PUBLIC RECORDS NO. 2: CIVIL RECORDS

Welcome! I am so glad that you are here, whether this is your first time to my blog, or you are a frequent flyer, I am honored that you have decided to spend a few minutes of your time with me.

I spend countless hours in court houses, and recorders offices all over southwest Idaho, researching and providing documents, and data for my clients. Working with this information has provided me with some unique insight on the types of information that can be found, and exactly where to find it. I am hopeful that I can share some of that knowledge with you. Please be sure to read all of my posts relating to Public Records for more tips, and tricks.

This is the second issue of a series of blog posts focused on Public Records. Each post in the series will focus on one type of record, including its source, and what type of information you may find in it. In PUBLIC RECORDS NO. 2, I will focus on civil records from the local county courthouse.

It is important for you to understand that all records are not considered Public Records, and just because it is a Public Record, does not always make it accessible to you. Many types of court cases are sealed, and therefore not accessible to just anyone. Laws, and the rules of the courts vary by location, it is important that you familiarize yourself with each institution where you are conducting your research to see which types of processes occur there, and what types of information is available for public view. Please always remember to be polite to the clerks.

Nothing in this article is intended to be legal advice. 

Civil matters come in all shapes, and sizes including but not limited to, small claims actions, civil lawsuits, unlawful detainer/eviction cases, domestic actions, and probate matters, etc. Many types of civil matters may contain information in them that may be of assistance to you in locating someone of the living, or can also be a great resource for gathering historic genealogical information pertaining to your family tree.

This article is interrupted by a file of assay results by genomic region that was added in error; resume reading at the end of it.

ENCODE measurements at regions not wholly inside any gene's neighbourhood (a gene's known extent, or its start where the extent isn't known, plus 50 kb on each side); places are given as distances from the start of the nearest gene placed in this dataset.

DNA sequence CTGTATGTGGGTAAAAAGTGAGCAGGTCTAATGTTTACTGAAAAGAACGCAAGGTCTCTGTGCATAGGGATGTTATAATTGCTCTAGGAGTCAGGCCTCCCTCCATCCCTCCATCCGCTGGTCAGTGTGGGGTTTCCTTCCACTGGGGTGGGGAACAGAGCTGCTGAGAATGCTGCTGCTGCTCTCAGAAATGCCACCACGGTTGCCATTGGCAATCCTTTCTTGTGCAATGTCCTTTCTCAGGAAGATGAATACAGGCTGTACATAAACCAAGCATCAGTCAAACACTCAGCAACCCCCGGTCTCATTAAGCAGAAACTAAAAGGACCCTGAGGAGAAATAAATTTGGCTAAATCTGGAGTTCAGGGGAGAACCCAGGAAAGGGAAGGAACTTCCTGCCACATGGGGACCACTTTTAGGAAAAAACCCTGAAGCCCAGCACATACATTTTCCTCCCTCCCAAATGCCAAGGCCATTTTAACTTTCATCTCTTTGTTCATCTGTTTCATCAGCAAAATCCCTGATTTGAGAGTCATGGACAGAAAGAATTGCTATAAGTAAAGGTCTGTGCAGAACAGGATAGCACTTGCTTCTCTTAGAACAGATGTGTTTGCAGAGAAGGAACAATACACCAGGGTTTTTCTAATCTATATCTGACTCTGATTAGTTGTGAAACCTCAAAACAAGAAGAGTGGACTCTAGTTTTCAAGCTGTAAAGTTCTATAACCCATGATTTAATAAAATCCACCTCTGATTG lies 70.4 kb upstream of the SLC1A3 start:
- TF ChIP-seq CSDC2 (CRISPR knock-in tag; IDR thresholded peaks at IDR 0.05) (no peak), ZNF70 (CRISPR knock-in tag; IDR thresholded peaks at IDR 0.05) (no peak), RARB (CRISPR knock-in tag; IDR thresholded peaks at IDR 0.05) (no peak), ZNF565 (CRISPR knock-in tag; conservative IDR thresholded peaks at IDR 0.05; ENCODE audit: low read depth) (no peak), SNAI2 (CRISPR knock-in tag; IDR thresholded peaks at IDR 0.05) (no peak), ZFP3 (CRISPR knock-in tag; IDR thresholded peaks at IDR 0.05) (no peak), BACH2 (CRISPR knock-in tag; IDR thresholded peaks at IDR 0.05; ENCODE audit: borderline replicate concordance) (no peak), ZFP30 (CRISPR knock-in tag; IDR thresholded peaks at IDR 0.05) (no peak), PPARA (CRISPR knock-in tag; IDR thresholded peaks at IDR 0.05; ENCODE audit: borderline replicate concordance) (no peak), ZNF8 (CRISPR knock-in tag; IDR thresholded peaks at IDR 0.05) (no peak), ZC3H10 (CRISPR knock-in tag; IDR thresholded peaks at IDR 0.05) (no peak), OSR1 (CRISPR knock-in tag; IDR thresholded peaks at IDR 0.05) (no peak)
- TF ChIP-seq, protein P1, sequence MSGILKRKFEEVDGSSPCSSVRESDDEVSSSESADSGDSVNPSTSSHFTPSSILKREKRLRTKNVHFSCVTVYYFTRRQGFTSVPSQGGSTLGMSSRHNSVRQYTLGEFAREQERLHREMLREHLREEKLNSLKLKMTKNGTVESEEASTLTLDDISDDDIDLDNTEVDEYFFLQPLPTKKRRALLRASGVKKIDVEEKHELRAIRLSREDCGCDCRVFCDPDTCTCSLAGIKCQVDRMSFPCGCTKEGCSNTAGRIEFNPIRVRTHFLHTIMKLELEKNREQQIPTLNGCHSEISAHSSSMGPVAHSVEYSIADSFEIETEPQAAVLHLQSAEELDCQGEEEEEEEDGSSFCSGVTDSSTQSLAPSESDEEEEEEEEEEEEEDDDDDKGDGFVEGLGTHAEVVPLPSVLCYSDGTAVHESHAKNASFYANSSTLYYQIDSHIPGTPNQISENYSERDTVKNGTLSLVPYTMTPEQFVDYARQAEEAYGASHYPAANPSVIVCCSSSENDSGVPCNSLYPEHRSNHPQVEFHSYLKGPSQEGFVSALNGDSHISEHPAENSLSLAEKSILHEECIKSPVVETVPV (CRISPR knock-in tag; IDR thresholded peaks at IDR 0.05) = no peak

In the event of a civil lawsuit, for example, there are documents that must be served to the parties of the case. Generally, an Affidavit of Service or Certificate of Service will contain the address information for the parties to the case. When reviewing a case to locate this type of document, you can refer to a Docket, Register of Actions, or a Case Summary to locate documents within that case.

Sometimes, only the addresses of the attorney's in the cases appear, you'll need to check to see that the name that is listed with the address matches the name that you are researching. If you are unable to locate any useful information in the case, be sure to check for other cases within that institution. 

If you are able to locate address information that turns out to be no longer a current address, I recommend that you inquire with the United States Post Office about requesting an address correction, perhaps they have a forwarding address on file. I also recommend checking within other county institutions such as the Recorder's Office. (More about the Recorder's Office coming in my next post in the series.)

So, whats the take away from this? Life happens, and when it does it generates a paper trail. You just need to know where to look. 

In closing, I hope that you find something in this article that will provide you with some direction for your search. I wish you the best of luck. I have had much success with this method. Should you be in need of professional assistance to further your research please contact me for your free 30 minute consultation, I would be happy to assist you in your endeavor.

Questions? Comments? Please feel free to start a conversation. I am happy to take suggestions for future blog articles. Thanks for reading, and don't forget to subscribe today, so you won't miss any future posts. - A Research Guru